Life on the Edge
EDGELARKS All Saints Wokingham
PHILLIP Henry and Hannah
Martin – now Edgelarks – came to All Saints for the third time to promote their fourth album, supported by John Elliott (of The Little Unsaid). Elliott co-produced the record with Henry and joined Edgelarks for four songs, providing distinctive piano and synth samples.
Edgelarks continue to astound with their musical dexterity: there was a Shruti box (think tuneful drone sounds), Chatturangui (think Indian sitar mixed with dulcimer), Hawaiian slide guitar played with a paintbrush (seriously) plus the usual interplay of banjo, fiddle, Dobro, viola and harmonica. I counted at least nine new songs, interspersed with staples such as ‘Silbury Hill’ and ‘The Nailmakers Strike (part II)’. This is an album about liminality – ‘thin places’ where borders and margins merge, places of hope and change where outcasts are welcome.
‘Estren’ (Cornish for stranger) saw Henry demonstrate dazzling slide guitar and ‘Yarls’ Wood’, the Bedfordshire detention centre for women refugees, saw Edgelarks almost morph into jazz, with spontaneous interplay that only comes from years of practice. Henry then announced a ‘gospel song’ - “This is the right place to play it” – and produced classic beatbox harmonica.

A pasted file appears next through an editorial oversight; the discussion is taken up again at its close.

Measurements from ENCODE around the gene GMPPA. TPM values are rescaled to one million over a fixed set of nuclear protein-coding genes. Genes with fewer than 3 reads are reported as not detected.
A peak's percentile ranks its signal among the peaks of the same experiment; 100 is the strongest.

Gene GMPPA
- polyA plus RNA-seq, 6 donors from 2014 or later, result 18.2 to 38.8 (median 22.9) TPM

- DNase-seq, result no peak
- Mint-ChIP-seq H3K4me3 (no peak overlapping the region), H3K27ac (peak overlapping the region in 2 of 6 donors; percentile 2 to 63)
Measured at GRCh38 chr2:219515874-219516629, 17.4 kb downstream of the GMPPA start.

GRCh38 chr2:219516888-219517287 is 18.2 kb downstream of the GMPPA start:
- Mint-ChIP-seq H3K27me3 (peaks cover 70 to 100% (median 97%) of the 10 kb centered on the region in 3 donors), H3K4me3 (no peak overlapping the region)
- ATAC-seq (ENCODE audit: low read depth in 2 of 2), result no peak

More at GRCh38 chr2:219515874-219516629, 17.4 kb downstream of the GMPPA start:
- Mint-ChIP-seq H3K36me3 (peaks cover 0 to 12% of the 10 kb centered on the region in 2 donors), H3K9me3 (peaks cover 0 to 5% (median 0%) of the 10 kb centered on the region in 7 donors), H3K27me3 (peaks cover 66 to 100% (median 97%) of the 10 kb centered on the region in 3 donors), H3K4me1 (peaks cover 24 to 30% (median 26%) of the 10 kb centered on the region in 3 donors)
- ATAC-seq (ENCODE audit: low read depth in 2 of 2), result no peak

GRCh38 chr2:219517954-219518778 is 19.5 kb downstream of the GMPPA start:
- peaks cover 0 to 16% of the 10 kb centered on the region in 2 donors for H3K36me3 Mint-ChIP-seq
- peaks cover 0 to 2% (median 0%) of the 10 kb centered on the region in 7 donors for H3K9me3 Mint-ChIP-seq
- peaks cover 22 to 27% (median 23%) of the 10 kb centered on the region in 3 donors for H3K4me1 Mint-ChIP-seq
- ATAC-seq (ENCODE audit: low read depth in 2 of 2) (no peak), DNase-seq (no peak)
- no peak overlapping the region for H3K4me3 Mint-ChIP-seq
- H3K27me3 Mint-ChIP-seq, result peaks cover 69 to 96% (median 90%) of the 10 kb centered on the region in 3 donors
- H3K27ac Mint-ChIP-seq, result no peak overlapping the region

‘Undelivered’ charted the discovery of a 300 year-old Dutch trunk full of letters that were never collected, one written by a women made pregnant by a rich merchant begging for help: “you came with the sun/you left with the rain’. Martin’s ghost-like vocals, with words slurring into one another, float over richly textured, haunting melodies. On ‘Caravans’ she celebrates their Exmouth base: “Small, disused caravans/ filled with guitars/ who needs walls/ when all you want is to look at the stars?”
Edgelarks offer songs that will ‘write themselves across your heart like braille’ (to nick an Elliott lyric). Simply magical.